In the postwar years, meanwhile, numerous scientists and engineers at General Motors developed the mechanical heart pump, leading to the first successful open heart surgery at Harper Hospital in 1952. Dr. Forest Dewey Dodrill used the machine to bypass Henry Opitek’s left ventricle for nearly an hour while he opened up the patient’s left atrium and worked to repair his faulty valve.
Herbert Henry Dow, like many inventors turned capitalists, started out slowly, having lost control of two companies before founding Dow Chemical Co. in Midland in 1896. Dow first gained fame by filing a patent for an efficient method of extracting bromine from brine. He also wasn’t afraid of stiff competition. After distributing bromine in the United States, Dow moved to the export markets in 1904. But the German bromine cartel responded by dropping its prices and flooding the U.S. market, in a bid to drive Dow out of business. Dow turned the tables on the cartel by buying up as much of the cheap bromine as possible, repackaging it, and selling it for a sizeable profit in Germany. Eventually, the cartel caught on to Dow and they were forced to raise their prices.
Other advances with Michigan roots were borne from opportunity. In the late 19th century, two Battle Creek brothers conceived a better way to deliver the most important meal of the day in the form of ready-to-eat cereal. What William K. Kellogg and Dr. John Harvey Kellogg developed in southwest Michigan would soon change breakfast the world over.
“The ready-to-eat breakfast cereal people revolutionized what Americans, and ultimately, most of the world, ate for breakfast,” Hyde says. “These cereals saved (people) a huge amount of time in cooking breakfast. They were also, at that time, a much healthier food to eat for breakfast than what people had eaten before.”
At the time, Dr. Kellogg ran a sanitarium, and the introduction of mass-produced cereal drew considerable interest. As the story goes, Dr. Kellogg claims one of his patients, Charles William Post, stole the corn flakes recipe from the safe at the sanitarium, using it to start the rival company, Post Cereals.
Battle Creek also gave rise to the development of mass-produced penicillin. John C. Sheehan, born in 1915 to the managing editor of the Battle Creek Enquirer, took an early interest in science, which earned him a microscope as a gift.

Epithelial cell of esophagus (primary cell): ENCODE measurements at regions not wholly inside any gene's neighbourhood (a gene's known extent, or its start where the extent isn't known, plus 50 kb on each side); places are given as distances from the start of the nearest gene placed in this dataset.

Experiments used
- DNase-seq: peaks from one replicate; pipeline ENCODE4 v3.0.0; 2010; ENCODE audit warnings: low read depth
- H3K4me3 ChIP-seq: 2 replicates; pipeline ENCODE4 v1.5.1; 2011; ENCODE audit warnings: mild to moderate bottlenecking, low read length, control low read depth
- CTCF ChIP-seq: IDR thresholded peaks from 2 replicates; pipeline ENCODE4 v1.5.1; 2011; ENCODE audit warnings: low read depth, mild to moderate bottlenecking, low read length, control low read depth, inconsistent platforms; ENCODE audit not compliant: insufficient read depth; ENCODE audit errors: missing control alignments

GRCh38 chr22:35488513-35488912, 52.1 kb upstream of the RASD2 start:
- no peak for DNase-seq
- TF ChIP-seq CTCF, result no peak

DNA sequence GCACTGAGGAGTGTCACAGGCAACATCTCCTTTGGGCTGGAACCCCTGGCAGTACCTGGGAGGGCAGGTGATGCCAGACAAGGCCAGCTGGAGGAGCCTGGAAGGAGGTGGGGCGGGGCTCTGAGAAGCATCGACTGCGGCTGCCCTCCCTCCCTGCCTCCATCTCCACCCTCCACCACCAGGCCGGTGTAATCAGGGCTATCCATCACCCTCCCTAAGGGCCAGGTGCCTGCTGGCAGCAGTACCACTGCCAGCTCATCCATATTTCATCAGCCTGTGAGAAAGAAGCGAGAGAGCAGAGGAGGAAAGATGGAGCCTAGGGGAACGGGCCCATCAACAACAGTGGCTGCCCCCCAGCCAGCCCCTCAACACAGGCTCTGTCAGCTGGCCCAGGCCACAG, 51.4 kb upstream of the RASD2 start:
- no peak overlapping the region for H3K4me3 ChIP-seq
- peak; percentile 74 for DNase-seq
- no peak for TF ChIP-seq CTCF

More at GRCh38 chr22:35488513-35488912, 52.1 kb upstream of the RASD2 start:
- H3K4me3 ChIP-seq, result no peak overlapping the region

As he developed in his career as a scientist, Sheehan became convinced he could do what most at the time considered impossible — find a way to effect the chemical synthesis of penicillin. At that time, the most advanced form of the drug was achieved by simple fermentation, and while the U.S. government had spent many years trying to make the drug effective for more purposes, the results were disappointing.
Sheehan eschewed the traditional methods of chemical synthesis at the time, and toiled for years on something that no one could be sure would produce results. But it did, in 1957, when Sheehan successfully achieved chemical synthesis of penicillin V.
Sturgis High School graduate Albert Todd, who traveled abroad in the 1860s studying the properties of various mints, returned to Michigan in 1869 and set up A.M. Todd Co. in Kalamazoo, where it still operates to this day. After his travels, Todd applied what he had learned to the creation of a process by which oils from mints could be distilled and then graded. That made it possible to use them in flavoring everything from mints and gum to toothpaste.
Apparently Todd was a bigger fan of minty flavors than he was of imbibing spirits, since he also ran for governor as a prohibition candidate in 1894. Unsuccessful but undeterred, he later was elected to Congress from the district that then included Kalamazoo — serving only one term before losing his re-election bid in 1898.
But no one could dethrone him from his title as the “Peppermint King.”
In the late 1920s, the only way to puree food was by hand. Mechanizing the process was the challenge that faced Fremont High School graduate Frank Gerber and his son, Daniel, when Daniel’s sickly daughter, Sally, needed a diet of pureed foods as recommended by the family doctor.
Frank Gerber already owned a successful canning company, and when the family struggled with the preparation of Sally’s food, Daniel’s wife, Pauline, suggested they develop a special formula for babies. With canning and marketing capacities already in hand, the Gerbers found quick success making and selling baby food. It wasn’t long before Fremont Canning Co. evolved into Gerber Products Co., which still operates out of Fremont, although it has changed hands several times in recent years and is owned today by Nestle.
Many other inventors have stoked Michigan’s fortunes, including more recent innovators like Sid Meier, widely known as the “Father of Computer Gaming.” In 1982, Meier, a University of Michigan graduate, created one of the first combat flight simulators while in Ann Arbor, before moving on to develop strategy games like Railroad Tycoon and Civilization. Today, Meier, director of creative development at Firaxis Games, serves as a living reminder that Michigan’s ingenuity put the world on wheels, contributed mightily to the creation of the middle class, and saved countless lives.